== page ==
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April 11, 2012

Can Any Mother Help Me? by Jenna Bailey

I think it was an error that led to this beautiful hardback ending up on sale for $1 in the bargain bin at the shop around the corner from my house. Or perhaps it was fate, and this book was always meant to be mine. Jenna Bailey’s Can Any Mother Help Me? is the story of the Cooperative Correspondence Club, born in England in the 1930s when a young woman wrote a letter to the magazine Nursery World:

“Can any mother help me? I live a very lonely life as I have no near neighbours. I cannot afford to buy a wireless. I adore reading, but with no library am very limited with books… I know it is bad to brood and breed hard thoughts and resentments. Can any reader suggest an occupation that will intrigue me and exclude ‘thinking’ and cost nothing!”

Readers wrote back suggesting a collaborative magazine which was organized amongst a membership of around 25. For the next 45 years, the magazine was circulated every month, with each contributor sending her piece to the magazine’s editor. The editor compiled the pieces and bound them within an embroidered cover, and then one-by-one each woman would receive the copy, read it (adding annotations and footnotes where she saw fit) and pass it on to the next woman on the list. Basically, it was an early paper version of a blog, and the CCC’s back-issues are now held with the Mass Observation Archive at the University of Sussex.

Historian Jenna Bailey faced the daunting task of whittling down the CCC into book size. She chose to include those articles which were most remarkable and emblematic of the rest of the collection, in a semi-chronological order. The book’s sections include those on motherhood, WW2, marriage, work and growing old. They show the diversity of voices within the CCC (and the club was careful to keep itself as such, choosing members from different religious backgrounds, political affiliations, and social classes). Though most of the women were educated, and all of those highlighted in Bailey’s book show tremendous writing ability. The articles are provocative, surprisingly contemporary in tone, amusing and moving when required to be. Members wrote about their discontentment with domestic work (and many of them had been forced to leave their jobs upon marriage, as was the custom), trouble with marriages, address adultery and divorce, sex and orgasms, recount anecdotes from everyday life. They wrote with pseudonyms, though Bailey includes biographies of members throughout the book, revealing how many of them did great work in their extra-CCC lives (most remarkably Elaine Morgan, one of the best known proponents of the aquatic ape theory).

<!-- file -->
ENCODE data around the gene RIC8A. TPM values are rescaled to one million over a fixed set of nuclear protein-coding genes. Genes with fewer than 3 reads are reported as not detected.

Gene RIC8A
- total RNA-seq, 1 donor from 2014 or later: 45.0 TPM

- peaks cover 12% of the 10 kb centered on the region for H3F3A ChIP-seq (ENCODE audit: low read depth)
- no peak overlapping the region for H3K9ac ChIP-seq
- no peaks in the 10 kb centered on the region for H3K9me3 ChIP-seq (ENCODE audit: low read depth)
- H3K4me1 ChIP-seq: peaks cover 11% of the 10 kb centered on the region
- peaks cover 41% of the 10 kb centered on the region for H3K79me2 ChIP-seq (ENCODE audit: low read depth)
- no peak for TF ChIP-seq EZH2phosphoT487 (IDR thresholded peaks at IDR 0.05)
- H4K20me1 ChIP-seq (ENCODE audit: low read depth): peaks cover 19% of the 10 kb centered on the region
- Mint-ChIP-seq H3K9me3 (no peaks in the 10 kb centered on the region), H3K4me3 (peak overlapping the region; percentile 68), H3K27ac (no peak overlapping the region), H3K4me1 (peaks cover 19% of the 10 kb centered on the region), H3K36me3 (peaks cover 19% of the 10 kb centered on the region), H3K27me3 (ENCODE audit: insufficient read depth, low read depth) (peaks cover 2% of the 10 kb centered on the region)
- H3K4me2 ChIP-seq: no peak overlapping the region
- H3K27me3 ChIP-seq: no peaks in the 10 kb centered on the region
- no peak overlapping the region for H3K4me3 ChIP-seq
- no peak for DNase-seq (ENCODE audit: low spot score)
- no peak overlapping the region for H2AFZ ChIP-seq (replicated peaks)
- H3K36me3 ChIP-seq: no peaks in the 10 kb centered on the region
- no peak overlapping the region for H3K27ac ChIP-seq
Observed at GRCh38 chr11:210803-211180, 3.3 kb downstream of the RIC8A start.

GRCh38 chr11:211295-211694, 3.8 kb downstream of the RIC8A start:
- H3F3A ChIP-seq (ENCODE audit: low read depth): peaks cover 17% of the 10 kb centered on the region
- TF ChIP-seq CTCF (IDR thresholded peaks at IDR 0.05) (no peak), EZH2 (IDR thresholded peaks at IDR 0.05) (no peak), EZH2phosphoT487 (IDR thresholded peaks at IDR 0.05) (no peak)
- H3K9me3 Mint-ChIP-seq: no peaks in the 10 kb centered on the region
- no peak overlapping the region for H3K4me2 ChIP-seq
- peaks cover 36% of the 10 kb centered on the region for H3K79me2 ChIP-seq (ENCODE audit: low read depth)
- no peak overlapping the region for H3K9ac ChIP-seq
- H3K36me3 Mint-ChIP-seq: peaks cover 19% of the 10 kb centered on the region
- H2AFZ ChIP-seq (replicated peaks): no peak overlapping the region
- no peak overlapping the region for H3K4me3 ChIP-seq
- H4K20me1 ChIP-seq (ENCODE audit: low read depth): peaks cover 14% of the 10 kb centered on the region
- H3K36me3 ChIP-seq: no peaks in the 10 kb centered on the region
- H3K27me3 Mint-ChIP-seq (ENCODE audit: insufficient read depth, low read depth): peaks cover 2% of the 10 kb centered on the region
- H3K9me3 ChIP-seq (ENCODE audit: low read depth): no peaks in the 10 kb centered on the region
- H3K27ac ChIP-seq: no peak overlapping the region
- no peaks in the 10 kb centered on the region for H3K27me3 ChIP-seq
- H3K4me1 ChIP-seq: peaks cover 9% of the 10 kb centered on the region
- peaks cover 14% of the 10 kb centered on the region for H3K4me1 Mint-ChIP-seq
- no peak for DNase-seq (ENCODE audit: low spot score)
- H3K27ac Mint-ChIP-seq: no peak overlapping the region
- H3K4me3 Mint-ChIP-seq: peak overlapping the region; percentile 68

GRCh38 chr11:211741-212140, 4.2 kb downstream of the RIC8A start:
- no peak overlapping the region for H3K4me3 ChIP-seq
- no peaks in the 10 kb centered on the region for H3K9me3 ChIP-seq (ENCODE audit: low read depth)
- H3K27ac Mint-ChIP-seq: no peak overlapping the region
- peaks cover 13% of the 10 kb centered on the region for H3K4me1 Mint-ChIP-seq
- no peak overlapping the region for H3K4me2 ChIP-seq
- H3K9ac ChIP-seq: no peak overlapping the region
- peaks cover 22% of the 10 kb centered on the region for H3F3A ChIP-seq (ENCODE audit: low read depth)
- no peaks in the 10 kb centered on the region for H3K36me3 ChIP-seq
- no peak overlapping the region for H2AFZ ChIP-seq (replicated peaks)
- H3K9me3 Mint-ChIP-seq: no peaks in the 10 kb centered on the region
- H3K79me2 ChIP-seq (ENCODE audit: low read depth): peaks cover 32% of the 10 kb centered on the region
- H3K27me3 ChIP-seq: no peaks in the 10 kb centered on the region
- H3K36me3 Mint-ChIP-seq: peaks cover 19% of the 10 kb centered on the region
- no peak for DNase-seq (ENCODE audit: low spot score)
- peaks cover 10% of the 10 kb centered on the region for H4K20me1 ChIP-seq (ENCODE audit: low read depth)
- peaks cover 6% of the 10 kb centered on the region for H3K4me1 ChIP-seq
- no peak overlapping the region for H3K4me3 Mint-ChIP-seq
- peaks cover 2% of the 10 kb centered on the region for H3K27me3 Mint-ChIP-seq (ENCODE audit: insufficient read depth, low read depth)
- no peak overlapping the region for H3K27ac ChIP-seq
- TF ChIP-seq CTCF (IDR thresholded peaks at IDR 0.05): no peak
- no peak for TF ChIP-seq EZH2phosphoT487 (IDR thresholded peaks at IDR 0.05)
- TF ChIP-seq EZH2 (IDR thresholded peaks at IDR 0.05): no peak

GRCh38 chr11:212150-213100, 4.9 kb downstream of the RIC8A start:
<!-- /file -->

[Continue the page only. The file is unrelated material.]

The book’s title is a little bit misleading, for the CCC seems to be as much about womanhood as it ever was about motherhood (though it’s true that members were required to have children). To me, the book’s chief appeal is its testament to women’s friendship, its Chloe liked Olivia-ness. Bailey shows that for so many women in the CCC, its other members were the great loves of their lives.

6 thoughts on “Can Any Mother Help Me? by Jenna Bailey”

  1. carin says:

    What a wonderful neighbourhood you live in! Who finds books like this??

  2. Beth-Anne says:

    I just added to this to my list! Sounds like something I will enjoy.

  3. Wow! What a find!! (your website AND the book, I mean). Fascinating.

  4. m says:

    I agree, what an amazing find! I’m going to search for this, too.

  5. JC says:

    I read this book not long after it came out (being a bit of a Mass Observation junkie). Great review, and great blog too.

  6. Tan Morgan says:

    What a lovely blog entry! I had no idea these writings had been made into a book. Good to know!

    You might like to know that your link to Elaine Morgan’s website is broken – here is her new url:

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